Police found two women dead and one man in critical condition Monday afternoon inside a car in a mountainous part of Awaji, Hyogo Prefecture, apparently victims of a group suicide attempt.
The women were both in their 20s, local policeman Yoshikazu Murata said.
The car’s windows had been sealed with tape and a used charcoal stove was found inside the vehicle, suggesting the victims succumbed to carbon monoxide poisoning, Murata said.
A man, also in his 20s, was rushed to a hospital but remained unconscious, he added. Authorities had yet to identify the three.
There has been a recent spate of group suicides arranged by strangers communicating to each other over the Internet — though it wasn’t immediately clear how the latest group met.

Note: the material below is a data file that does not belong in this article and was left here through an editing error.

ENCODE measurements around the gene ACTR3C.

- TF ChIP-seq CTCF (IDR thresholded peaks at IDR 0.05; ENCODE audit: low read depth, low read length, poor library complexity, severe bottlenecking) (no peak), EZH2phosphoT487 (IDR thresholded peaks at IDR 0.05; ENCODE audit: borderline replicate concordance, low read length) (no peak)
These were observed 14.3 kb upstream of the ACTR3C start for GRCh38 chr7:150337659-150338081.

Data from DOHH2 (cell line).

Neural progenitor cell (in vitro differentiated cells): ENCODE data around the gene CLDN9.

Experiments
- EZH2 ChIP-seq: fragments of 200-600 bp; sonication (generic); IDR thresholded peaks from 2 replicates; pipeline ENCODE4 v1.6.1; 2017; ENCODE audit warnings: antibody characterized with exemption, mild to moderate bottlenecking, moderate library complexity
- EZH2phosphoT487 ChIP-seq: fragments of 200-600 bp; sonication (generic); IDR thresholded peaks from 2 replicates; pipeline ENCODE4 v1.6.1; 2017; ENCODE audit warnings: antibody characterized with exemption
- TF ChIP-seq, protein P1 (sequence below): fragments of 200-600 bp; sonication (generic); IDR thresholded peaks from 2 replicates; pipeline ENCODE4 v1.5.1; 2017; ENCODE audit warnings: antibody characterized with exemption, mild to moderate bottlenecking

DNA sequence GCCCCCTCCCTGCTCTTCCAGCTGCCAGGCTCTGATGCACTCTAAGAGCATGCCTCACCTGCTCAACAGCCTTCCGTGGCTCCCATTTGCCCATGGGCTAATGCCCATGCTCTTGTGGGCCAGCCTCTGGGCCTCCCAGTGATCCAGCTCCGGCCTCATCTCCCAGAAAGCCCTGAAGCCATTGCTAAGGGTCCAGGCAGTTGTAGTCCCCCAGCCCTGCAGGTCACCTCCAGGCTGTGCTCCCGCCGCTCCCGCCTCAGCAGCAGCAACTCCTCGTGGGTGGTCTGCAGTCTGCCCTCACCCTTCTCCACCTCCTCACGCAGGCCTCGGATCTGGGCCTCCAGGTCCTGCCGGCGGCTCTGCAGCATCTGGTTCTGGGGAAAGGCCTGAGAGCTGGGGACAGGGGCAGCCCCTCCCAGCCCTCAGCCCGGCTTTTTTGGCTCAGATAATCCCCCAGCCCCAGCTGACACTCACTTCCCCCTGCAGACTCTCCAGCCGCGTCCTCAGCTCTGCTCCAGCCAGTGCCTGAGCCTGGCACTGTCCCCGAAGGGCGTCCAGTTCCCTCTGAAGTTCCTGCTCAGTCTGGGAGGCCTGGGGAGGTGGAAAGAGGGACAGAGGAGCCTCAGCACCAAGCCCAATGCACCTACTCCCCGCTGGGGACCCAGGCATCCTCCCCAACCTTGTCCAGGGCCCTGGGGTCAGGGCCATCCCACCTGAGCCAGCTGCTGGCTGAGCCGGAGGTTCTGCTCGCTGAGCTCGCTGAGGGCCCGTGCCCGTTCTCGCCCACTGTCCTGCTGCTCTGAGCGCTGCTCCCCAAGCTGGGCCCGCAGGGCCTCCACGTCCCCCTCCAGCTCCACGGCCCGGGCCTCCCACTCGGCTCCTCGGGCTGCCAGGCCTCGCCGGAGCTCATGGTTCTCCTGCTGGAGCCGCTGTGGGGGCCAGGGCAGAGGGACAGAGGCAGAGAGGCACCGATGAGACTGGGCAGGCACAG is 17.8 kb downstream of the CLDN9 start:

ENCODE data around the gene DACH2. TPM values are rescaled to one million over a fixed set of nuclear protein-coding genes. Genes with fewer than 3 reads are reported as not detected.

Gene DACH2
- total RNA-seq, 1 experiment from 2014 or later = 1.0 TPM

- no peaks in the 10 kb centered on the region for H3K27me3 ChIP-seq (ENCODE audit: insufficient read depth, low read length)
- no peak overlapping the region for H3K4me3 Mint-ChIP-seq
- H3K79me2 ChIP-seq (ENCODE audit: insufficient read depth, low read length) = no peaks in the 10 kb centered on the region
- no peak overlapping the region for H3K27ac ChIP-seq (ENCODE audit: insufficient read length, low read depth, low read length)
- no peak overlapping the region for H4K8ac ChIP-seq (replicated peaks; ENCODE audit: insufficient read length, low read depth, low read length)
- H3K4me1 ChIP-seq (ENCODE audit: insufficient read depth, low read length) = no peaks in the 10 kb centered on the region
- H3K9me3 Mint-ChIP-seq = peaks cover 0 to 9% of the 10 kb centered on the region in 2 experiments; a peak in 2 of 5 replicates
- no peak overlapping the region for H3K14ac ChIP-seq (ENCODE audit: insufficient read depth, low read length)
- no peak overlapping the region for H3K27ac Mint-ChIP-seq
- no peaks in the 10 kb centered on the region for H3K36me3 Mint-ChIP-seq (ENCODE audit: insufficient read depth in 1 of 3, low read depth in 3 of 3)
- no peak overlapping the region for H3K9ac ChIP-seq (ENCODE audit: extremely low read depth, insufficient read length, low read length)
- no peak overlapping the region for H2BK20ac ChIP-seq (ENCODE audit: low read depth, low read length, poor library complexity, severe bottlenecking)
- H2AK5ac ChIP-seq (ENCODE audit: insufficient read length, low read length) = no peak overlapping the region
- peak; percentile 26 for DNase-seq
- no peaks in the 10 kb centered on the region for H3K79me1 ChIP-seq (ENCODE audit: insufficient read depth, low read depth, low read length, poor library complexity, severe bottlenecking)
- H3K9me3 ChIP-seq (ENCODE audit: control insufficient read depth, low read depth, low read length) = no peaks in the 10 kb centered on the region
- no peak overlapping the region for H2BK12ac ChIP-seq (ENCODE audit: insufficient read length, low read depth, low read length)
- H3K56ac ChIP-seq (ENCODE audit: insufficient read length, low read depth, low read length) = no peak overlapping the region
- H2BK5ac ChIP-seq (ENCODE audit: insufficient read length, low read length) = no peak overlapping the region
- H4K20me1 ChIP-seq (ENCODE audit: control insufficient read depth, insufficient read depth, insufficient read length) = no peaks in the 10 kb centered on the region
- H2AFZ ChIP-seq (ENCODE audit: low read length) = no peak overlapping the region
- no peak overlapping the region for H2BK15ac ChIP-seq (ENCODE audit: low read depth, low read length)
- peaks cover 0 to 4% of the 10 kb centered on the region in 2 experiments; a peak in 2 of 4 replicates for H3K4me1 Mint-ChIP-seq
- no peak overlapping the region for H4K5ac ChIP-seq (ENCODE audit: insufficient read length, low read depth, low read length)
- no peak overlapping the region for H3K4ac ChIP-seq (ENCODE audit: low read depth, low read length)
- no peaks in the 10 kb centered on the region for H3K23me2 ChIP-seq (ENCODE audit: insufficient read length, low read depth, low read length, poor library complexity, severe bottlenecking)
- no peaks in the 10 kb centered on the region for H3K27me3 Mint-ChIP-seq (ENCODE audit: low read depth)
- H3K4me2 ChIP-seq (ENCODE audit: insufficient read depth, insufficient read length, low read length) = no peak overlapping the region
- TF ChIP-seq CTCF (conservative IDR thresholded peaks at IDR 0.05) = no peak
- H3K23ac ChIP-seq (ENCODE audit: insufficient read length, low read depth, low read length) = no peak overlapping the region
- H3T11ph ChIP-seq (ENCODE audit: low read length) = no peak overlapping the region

This month alone, 13 people have been found dead in three separate Internet-linked group suicides, excluding the latest case.
On March 10, six people were found dead in a van in a forested area outside of Tokyo. Police suspect the six — from different parts of Japan — met in an Internet chat room.
Internet suicide pacts have occurred since at least the late 1990s, and have been reported in a number of countries. But in Japan, where the suicide rate is among the industrialized world’s highest, officials are particularly worried about the trend.
A record 91 people died in 34 Internet-linked group suicides last year, up from 55 people in 19 cases in 2004, the National Police Agency reported last month. The number of Internet suicide pacts has almost tripled from 2003, when the agency started keeping records.
Though shocking, Internet-related suicides still represent a small percentage of the nation’s suicides. More than 32,000 people took their own lives in 2004.
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